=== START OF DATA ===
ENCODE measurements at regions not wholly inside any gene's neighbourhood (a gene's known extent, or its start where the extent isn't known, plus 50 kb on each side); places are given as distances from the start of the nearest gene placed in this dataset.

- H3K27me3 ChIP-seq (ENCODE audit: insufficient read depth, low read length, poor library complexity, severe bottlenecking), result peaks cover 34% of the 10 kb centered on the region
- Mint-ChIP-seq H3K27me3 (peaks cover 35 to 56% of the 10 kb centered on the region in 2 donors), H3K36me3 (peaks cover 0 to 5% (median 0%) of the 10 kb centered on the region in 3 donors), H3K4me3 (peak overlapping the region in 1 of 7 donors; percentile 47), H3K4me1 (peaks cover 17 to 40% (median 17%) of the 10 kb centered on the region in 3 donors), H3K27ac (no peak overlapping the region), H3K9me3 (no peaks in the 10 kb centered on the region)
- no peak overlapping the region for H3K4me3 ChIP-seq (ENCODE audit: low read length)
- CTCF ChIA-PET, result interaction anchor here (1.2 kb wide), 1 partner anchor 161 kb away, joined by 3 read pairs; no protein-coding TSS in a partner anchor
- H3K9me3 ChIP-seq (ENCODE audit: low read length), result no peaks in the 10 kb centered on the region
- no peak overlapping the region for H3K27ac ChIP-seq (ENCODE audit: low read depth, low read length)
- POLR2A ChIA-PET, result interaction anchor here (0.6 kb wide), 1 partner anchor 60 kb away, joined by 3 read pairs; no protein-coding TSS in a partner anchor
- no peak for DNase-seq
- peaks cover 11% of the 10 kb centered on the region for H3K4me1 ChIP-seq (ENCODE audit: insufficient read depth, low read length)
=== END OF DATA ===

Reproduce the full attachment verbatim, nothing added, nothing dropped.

ENCODE measurements at regions not wholly inside any gene's neighbourhood (a gene's known extent, or its start where the extent isn't known, plus 50 kb on each side); places are given as distances from the start of the nearest gene placed in this dataset.

- H3K27me3 ChIP-seq (ENCODE audit: insufficient read depth, low read length, poor library complexity, severe bottlenecking), result peaks cover 34% of the 10 kb centered on the region
- Mint-ChIP-seq H3K27me3 (peaks cover 35 to 56% of the 10 kb centered on the region in 2 donors), H3K36me3 (peaks cover 0 to 5% (median 0%) of the 10 kb centered on the region in 3 donors), H3K4me3 (peak overlapping the region in 1 of 7 donors; percentile 47), H3K4me1 (peaks cover 17 to 40% (median 17%) of the 10 kb centered on the region in 3 donors), H3K27ac (no peak overlapping the region), H3K9me3 (no peaks in the 10 kb centered on the region)
- no peak overlapping the region for H3K4me3 ChIP-seq (ENCODE audit: low read length)
- CTCF ChIA-PET, result interaction anchor here (1.2 kb wide), 1 partner anchor 161 kb away, joined by 3 read pairs; no protein-coding TSS in a partner anchor
- H3K9me3 ChIP-seq (ENCODE audit: low read length), result no peaks in the 10 kb centered on the region
- no peak overlapping the region for H3K27ac ChIP-seq (ENCODE audit: low read depth, low read length)
- POLR2A ChIA-PET, result interaction anchor here (0.6 kb wide), 1 partner anchor 60 kb away, joined by 3 read pairs; no protein-coding TSS in a partner anchor
- no peak for DNase-seq
- peaks cover 11% of the 10 kb centered on the region for H3K4me1 ChIP-seq (ENCODE audit: insufficient read depth, low read length)